Of course, new trends and topic options are forever coming to the fore. This allows you to really open up your creative juices to new exciting options and get audiences really interested in what you have to say. You could even identify opportunities to create great content based on emerging trends that are yet to really take off. This could put your content at the top of the pile as more and more people are searching for terms relevant to it.

Leave no stone unturned

We’ve all been on a website that is plain and simple in style. They have a dynamic, classy effect that is really visually impressive and helps deliver a great user experience. It might be a fashion website, or a cultural organisation’s online presence that looks really good whenever you encounter it.

Websites like these use visual means to have the desired effect on any viewer. But they also use content subtly to maintain SEO value. Things like title tags and various types of content can be successfully harnessed for great end results. This shows that content is a strategic entity as well as an informational one. It’s not how much you use, it’s how you use it.

So go through your website with a magnifying glass if you have to and find the opportunities, gaps and areas that content can be utilised within it. There are more than you think, and they’re all potentially beneficial for your SEO.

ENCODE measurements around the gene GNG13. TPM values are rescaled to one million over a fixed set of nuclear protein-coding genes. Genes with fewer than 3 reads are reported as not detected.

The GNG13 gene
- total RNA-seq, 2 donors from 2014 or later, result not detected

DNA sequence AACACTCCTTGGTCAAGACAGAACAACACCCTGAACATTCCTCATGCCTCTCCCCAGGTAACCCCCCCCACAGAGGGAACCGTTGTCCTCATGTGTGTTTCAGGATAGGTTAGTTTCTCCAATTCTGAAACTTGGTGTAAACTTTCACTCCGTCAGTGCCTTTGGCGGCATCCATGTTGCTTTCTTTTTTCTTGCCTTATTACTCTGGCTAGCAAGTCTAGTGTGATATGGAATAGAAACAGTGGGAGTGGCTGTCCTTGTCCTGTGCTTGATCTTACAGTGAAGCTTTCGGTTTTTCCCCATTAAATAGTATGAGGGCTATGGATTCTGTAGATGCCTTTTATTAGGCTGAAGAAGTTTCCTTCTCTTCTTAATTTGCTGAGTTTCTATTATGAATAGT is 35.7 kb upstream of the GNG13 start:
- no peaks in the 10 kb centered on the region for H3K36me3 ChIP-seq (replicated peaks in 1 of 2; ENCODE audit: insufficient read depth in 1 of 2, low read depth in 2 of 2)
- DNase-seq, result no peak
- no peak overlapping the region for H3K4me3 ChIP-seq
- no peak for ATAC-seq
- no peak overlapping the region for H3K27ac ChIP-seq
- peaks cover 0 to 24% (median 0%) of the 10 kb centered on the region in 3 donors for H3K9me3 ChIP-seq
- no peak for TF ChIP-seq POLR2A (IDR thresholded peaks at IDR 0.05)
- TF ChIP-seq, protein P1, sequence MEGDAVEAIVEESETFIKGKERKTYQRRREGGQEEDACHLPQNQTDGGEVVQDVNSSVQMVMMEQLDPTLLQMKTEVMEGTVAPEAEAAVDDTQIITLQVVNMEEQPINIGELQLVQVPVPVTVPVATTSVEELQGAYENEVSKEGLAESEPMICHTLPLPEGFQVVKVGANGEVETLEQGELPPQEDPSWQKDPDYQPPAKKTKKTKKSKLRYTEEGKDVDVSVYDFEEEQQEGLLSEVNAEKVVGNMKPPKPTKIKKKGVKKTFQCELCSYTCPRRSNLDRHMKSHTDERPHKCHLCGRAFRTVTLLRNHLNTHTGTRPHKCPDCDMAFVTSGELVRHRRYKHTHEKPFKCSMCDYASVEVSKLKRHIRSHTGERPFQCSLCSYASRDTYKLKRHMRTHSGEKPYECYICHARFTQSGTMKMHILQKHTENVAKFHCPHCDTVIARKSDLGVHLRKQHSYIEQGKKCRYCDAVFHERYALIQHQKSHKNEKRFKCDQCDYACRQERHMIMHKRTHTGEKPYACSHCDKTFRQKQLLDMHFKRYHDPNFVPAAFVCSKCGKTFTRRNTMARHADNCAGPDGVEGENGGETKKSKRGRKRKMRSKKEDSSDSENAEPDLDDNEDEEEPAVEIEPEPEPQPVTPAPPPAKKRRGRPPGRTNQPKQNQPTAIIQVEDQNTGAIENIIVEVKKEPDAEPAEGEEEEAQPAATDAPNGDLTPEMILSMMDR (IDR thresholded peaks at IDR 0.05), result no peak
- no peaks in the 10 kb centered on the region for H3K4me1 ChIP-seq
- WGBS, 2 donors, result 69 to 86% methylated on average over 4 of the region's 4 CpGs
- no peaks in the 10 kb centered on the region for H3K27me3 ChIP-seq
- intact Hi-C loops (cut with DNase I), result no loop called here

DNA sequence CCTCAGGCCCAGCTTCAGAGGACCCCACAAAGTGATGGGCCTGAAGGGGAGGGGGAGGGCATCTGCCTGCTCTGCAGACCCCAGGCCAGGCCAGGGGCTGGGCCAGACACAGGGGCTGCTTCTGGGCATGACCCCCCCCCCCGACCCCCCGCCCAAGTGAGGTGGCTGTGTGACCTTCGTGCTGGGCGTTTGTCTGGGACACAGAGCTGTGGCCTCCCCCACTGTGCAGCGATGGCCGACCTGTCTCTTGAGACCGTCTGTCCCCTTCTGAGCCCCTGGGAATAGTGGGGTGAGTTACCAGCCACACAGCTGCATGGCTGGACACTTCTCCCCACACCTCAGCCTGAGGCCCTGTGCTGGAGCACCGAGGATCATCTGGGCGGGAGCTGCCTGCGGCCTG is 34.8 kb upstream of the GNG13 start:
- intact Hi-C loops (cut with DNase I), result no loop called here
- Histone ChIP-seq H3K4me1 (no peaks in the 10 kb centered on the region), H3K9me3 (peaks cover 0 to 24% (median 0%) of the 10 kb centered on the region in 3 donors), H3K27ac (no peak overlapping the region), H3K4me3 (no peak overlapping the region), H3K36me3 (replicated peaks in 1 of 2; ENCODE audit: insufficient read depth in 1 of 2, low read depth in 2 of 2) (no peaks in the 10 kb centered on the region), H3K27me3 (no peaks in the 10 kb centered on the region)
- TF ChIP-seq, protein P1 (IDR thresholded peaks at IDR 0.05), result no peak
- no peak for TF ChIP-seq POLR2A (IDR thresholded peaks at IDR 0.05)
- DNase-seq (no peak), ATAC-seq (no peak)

But don’t overdo it. Don’t turn your website into a page of the Oxford English Dictionary. Look to find that optimal balance between words and images to create a website that is effective in a multi-faceted way.


Start auditing

A drawing saying ‘Be Creative’

The best way to make progress is by taking that first step. So consider whether a content audit could help your brand, and what you’d like to focus on achieving from it.

Look at how you can take the time to get there, who might be the best person for the job, and how this can tie in with your overall content marketing strategy.

If you don’t have time to carry out a content audit but are keen to reap the benefits, the Williams Commerce team is here to help. We can go through your site and pin down what and where your efforts should be focused.

Get in touch with the Williams Commerce team if you would like to take that first step towards better, more worthwhile content today.